Weather Sexism: Female-Named Storms Deadlier, Seen As Less Threatening

Forget the brouhaha over Jill Abramson’s firing and questions about sexism running rampant in America’s newsrooms: here’s some really hard-core sexism that could kill you.

Researchers from the University of Illinois and Arizona State report that female hurricanes have proven to be more deadly than male hurricanes. Why? The researchers theorize that hurricanes with girly names like Alexandra aren’t taken as seriously as male-named storms, like Alexander; so, faced with a female storm, people don’t prepare as fully, or heed evacuation orders as intently.  

As USA Today notes: “The paper claimed that a masculine-named storm would kill about 15 people, but a hurricane of the same strength with a female name would kill about 42.”

Hurricane Katrina, 2005 (News Muse/flickr)

Hurricane Katrina, 2005 (News Muse/flickr)

Here’s more from the study, published in the Proceedings of the National Academy of Sciences:

[Researchers] use more than six decades of death rates from U.S hurricanes to show that feminine-named hurricanes cause significantly more deaths than do masculine-named hurricanes. Laboratory experiments indicate that this is because hurricane names lead to gender-based expectations about severity and this, in turn, guides respondents’ preparedness to take protective action.

And in conclusion, the authors write:

…these findings suggest the value of considering a new system for hurricane naming to reduce the influence of biases on hurricane risk assessments and to motivate optimal preparedness. For media practitioners, the pervasive media practice of giving gendered descriptions of hurricanes should prompt a reconsideration of the use of “he” or “she” when communicating about hurricanes. Finally, making members of the general public aware of the impact of gender biases on subjective risk perceptions may improve preparedness in the face of the next Hurricane Fay or Laura. Continue reading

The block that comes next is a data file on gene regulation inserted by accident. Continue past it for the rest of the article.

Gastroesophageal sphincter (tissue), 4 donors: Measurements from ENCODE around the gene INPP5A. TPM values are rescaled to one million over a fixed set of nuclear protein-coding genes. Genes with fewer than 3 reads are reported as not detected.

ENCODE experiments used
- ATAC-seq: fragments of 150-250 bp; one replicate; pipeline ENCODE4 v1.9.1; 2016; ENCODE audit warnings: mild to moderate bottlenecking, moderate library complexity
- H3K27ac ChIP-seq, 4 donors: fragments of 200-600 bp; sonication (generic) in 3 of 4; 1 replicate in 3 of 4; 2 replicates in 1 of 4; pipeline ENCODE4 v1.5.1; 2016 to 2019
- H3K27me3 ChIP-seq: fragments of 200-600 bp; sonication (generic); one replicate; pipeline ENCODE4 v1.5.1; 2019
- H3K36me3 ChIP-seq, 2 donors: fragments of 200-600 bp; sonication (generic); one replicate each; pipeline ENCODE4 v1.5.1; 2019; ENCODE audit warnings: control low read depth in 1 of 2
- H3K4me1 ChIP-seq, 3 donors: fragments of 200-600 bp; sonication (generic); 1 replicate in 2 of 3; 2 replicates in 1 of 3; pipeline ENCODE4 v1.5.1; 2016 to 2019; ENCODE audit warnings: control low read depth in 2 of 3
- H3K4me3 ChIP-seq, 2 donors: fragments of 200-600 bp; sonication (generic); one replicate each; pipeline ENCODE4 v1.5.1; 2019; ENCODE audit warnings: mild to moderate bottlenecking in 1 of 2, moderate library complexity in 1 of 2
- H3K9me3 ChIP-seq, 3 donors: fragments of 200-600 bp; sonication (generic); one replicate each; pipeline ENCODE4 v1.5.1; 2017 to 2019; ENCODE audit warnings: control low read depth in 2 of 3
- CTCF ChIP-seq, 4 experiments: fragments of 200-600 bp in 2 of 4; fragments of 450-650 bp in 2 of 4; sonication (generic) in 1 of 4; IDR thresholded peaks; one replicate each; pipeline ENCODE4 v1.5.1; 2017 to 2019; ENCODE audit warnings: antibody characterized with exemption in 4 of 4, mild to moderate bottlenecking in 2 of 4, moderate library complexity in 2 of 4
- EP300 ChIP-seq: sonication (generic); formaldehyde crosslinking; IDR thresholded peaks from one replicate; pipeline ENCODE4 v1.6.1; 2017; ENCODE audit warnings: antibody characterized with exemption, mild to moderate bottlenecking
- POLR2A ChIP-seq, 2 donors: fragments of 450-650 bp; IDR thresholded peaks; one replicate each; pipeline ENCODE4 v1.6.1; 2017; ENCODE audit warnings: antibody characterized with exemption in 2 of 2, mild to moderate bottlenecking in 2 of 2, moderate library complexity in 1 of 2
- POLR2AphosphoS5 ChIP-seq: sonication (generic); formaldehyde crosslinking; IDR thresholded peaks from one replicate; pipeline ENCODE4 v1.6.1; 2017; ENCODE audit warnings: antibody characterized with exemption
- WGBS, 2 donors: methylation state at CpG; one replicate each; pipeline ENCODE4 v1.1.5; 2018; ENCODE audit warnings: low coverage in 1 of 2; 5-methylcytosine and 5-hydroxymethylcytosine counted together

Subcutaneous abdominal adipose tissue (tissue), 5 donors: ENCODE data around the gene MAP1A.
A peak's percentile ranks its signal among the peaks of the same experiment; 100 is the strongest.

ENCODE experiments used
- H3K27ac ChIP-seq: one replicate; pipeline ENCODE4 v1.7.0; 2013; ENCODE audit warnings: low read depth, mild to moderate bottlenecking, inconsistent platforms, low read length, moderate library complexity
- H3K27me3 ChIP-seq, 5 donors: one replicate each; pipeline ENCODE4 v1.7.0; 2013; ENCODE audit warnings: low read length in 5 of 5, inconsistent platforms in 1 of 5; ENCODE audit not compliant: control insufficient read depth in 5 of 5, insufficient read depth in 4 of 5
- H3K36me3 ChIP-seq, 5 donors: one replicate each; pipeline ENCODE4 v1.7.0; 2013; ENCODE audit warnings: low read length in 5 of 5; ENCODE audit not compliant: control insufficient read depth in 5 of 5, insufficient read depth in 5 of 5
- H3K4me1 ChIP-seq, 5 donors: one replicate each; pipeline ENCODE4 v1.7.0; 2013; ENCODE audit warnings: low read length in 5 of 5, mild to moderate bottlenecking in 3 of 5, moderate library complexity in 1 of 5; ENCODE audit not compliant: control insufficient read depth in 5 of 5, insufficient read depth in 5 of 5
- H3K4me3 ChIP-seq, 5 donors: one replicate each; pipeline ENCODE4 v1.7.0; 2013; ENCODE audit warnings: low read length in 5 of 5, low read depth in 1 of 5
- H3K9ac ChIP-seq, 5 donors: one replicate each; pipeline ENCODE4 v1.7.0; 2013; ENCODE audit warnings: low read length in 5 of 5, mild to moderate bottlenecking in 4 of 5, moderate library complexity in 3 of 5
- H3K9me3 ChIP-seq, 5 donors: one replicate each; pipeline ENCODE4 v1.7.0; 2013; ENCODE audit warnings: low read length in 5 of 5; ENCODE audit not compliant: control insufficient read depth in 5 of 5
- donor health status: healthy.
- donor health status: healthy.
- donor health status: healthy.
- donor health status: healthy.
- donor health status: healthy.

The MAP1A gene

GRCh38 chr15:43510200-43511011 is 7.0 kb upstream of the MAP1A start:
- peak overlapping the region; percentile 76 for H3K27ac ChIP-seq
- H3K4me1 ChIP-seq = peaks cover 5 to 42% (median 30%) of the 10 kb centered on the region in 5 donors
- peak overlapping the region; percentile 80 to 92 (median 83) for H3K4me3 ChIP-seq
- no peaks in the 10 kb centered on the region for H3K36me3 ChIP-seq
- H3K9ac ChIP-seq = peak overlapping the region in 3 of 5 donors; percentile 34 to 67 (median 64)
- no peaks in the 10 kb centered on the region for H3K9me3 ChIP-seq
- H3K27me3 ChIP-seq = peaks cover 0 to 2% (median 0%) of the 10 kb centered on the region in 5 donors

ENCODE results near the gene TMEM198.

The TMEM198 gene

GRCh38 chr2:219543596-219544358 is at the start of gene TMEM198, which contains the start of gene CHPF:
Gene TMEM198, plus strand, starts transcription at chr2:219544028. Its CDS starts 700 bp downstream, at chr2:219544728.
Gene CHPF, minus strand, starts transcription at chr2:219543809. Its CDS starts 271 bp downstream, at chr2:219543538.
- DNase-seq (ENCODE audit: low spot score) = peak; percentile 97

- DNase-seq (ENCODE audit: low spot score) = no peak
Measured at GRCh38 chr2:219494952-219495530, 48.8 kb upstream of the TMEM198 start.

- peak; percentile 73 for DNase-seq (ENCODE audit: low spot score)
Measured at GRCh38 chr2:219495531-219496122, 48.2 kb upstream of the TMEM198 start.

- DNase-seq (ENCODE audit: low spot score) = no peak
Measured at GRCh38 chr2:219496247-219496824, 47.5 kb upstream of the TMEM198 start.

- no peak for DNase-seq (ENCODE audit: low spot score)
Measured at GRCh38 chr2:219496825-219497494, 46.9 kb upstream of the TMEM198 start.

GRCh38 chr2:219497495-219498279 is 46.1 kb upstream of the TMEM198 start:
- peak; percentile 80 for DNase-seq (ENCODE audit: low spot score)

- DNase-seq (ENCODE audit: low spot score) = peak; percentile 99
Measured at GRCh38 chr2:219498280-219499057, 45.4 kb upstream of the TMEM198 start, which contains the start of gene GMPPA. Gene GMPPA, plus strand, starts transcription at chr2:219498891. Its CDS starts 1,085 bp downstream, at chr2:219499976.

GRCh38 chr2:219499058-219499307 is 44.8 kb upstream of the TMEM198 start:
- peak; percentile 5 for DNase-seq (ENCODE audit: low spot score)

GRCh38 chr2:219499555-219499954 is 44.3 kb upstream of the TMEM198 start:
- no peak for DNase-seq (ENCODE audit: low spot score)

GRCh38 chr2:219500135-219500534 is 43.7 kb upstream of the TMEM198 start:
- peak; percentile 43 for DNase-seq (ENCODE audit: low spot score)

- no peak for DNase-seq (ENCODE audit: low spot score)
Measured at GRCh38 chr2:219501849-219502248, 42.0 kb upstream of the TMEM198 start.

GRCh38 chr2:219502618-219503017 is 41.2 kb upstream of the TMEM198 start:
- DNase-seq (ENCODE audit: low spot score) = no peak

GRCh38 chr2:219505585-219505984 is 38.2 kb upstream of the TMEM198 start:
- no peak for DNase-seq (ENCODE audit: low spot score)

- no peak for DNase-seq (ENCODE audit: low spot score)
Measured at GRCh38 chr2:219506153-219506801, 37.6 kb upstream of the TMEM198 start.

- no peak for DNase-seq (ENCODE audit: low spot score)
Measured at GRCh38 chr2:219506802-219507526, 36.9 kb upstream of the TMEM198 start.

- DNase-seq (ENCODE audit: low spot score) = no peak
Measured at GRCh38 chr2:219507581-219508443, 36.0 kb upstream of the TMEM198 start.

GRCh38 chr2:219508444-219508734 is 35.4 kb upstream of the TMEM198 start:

Big Weather Swings Could Hurt Health, Especially Of Old And Sick


In case you missed this piece on Radio Boston yesterday, take note: wild fluctuations in the weather (which we endured this winter and may face this summer) can be bad for your health — even possibly fatal if you are elderly and suffering from a chronic medical condition, according to a new report by researchers at the Harvard School of Public Health. And this phenomenon of crazy swings in the temperature is predicted to worsen as climate change progresses.

“Day to day changes in temperature…that’s what seems to be dangerous,” Joel Schwartz, professor of environmental epidemiology at the Harvard School of of Public Health tells Radio Boston. He adds: “We think its very likely that the health impacts are going to get worse in the future.”

From the Harvard press release:

New research from Harvard School of Public Health (HSPH) suggests that seemingly small changes in summer temperature swings—as little as 1°C more than usual—may shorten life expectancy for elderly people with chronic medical conditions, and could result in thousands of additional deaths each year. While previous studies have focused on the short-term effects of heat waves, this is the first study to examine the longer-term effects of climate change on life expectancy. Continue reading